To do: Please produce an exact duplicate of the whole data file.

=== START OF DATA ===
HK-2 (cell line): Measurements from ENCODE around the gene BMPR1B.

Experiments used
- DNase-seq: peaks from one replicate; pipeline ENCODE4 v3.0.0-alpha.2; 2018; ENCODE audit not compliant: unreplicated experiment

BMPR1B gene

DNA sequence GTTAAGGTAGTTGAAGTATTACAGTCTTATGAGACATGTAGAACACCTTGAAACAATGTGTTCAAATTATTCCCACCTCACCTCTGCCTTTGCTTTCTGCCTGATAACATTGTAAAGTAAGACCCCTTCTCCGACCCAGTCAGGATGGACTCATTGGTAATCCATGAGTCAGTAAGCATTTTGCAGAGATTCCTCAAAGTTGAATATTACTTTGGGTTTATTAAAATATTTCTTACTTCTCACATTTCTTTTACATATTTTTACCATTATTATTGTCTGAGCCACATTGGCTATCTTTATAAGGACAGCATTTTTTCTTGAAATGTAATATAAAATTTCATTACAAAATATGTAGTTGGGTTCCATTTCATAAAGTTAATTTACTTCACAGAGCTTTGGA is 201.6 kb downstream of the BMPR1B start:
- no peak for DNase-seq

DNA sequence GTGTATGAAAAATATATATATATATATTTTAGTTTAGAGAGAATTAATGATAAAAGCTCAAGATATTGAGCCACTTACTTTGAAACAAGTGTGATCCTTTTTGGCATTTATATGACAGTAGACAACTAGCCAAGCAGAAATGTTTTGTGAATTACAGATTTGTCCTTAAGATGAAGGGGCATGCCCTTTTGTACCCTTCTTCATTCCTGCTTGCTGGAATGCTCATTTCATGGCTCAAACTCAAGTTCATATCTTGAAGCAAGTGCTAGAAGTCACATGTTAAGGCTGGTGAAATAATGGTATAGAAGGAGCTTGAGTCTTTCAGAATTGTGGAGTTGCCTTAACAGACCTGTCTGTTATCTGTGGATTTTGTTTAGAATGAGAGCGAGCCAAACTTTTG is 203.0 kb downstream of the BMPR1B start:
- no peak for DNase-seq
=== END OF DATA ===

HK-2 (cell line): Measurements from ENCODE around the gene BMPR1B.

Experiments used
- DNase-seq: peaks from one replicate; pipeline ENCODE4 v3.0.0-alpha.2; 2018; ENCODE audit not compliant: unreplicated experiment

BMPR1B gene

DNA sequence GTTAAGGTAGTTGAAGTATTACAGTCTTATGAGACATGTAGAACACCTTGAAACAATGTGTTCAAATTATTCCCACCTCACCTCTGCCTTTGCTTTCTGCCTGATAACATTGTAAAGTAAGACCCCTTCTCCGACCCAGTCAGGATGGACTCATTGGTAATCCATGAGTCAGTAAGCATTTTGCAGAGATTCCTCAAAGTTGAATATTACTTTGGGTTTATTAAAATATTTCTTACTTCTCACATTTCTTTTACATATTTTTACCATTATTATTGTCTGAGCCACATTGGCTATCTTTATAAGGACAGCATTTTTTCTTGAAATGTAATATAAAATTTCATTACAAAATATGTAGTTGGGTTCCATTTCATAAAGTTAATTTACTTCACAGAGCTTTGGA is 201.6 kb downstream of the BMPR1B start:
- no peak for DNase-seq

DNA sequence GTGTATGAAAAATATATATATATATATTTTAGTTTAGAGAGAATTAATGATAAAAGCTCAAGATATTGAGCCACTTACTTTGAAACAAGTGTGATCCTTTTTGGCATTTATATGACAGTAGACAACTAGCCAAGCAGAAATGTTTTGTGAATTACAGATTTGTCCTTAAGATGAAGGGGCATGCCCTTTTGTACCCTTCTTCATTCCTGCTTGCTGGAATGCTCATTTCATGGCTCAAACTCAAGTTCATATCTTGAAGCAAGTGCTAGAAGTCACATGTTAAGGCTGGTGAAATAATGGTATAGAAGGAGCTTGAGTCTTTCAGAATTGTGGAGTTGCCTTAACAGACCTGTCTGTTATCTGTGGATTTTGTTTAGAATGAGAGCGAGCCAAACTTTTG is 203.0 kb downstream of the BMPR1B start:
- no peak for DNase-seq